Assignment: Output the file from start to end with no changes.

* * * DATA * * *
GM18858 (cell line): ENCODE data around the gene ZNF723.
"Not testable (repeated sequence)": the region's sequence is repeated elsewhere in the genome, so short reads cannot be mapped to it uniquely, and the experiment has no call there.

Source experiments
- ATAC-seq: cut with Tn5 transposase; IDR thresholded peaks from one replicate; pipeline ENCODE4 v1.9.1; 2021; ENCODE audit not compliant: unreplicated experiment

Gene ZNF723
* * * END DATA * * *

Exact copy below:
GM18858 (cell line): ENCODE data around the gene ZNF723.
"Not testable (repeated sequence)": the region's sequence is repeated elsewhere in the genome, so short reads cannot be mapped to it uniquely, and the experiment has no call there.

Source experiments
- ATAC-seq: cut with Tn5 transposase; IDR thresholded peaks from one replicate; pipeline ENCODE4 v1.9.1; 2021; ENCODE audit not compliant: unreplicated experiment

Gene ZNF723